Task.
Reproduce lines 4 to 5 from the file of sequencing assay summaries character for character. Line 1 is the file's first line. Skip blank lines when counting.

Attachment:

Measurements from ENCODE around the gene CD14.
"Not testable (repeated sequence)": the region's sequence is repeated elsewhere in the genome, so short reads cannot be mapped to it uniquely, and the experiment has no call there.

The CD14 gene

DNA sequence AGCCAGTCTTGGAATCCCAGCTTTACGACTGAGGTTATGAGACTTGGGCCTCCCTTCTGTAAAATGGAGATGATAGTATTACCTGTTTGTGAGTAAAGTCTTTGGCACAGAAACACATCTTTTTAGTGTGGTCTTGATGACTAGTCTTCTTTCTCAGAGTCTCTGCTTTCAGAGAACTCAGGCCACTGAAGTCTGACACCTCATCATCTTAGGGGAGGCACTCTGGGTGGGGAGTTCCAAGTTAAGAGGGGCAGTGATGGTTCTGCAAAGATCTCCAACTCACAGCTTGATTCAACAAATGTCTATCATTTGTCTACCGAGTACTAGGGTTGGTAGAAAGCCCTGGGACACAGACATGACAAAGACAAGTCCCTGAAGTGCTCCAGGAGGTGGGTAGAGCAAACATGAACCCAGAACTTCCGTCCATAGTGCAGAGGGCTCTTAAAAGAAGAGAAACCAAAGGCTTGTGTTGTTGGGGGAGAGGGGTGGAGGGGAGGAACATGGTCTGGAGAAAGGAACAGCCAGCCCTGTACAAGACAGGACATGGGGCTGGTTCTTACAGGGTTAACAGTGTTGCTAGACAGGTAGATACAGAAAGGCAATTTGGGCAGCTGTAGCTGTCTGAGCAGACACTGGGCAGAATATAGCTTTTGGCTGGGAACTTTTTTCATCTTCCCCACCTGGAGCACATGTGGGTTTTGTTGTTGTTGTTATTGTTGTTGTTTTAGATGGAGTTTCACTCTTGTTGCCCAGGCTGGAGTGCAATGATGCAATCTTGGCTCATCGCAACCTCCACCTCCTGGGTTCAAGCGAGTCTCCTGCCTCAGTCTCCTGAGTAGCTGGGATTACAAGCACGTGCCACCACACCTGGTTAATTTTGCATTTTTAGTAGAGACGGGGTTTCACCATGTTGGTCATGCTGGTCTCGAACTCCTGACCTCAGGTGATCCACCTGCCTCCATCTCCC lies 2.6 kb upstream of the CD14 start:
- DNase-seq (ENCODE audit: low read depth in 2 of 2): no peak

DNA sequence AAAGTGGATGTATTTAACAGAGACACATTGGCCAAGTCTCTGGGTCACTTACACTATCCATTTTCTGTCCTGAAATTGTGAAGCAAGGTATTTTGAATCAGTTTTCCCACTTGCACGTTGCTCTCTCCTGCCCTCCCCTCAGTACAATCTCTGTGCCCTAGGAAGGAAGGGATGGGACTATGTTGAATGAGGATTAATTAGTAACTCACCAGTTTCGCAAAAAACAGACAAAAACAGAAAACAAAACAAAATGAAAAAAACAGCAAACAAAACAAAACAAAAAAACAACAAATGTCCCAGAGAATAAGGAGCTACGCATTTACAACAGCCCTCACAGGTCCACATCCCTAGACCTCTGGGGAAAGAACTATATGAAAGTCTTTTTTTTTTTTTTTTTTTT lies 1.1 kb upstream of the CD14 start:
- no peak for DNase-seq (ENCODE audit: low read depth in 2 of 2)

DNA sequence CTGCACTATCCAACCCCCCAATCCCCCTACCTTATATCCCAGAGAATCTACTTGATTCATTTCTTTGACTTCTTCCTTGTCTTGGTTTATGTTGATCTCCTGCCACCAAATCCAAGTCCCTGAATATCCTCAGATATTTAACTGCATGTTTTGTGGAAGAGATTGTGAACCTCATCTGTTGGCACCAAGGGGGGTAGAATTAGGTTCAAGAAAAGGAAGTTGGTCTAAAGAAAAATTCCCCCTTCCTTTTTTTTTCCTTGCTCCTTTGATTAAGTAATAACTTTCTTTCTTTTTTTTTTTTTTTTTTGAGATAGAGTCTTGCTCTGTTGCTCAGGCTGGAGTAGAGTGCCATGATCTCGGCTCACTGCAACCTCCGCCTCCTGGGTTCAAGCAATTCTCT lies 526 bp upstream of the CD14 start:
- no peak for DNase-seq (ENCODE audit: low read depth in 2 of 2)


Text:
DNA sequence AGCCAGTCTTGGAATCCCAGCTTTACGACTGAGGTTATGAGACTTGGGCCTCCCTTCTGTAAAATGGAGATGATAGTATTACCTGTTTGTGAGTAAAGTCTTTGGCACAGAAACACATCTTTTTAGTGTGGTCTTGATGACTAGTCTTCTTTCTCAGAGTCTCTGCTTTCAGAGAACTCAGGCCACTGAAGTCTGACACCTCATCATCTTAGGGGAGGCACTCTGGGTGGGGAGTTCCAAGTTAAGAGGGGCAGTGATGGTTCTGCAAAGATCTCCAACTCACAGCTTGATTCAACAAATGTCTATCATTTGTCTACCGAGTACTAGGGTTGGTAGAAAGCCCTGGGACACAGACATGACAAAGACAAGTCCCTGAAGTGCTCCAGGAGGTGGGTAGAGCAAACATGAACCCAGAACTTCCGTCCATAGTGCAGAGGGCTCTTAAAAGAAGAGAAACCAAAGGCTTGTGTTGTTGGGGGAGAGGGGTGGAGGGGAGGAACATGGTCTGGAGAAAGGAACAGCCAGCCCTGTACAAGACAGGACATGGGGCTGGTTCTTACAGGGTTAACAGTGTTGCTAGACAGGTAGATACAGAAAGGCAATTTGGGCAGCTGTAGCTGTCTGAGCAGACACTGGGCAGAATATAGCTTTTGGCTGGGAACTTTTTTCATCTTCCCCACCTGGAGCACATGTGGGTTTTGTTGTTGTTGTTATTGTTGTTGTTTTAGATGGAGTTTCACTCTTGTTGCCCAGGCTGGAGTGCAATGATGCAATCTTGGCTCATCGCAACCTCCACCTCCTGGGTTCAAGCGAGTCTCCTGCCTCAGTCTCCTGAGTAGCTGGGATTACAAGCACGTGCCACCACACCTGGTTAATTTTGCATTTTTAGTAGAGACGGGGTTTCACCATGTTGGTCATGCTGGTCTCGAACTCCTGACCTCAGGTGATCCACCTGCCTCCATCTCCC lies 2.6 kb upstream of the CD14 start:
- DNase-seq (ENCODE audit: low read depth in 2 of 2): no peak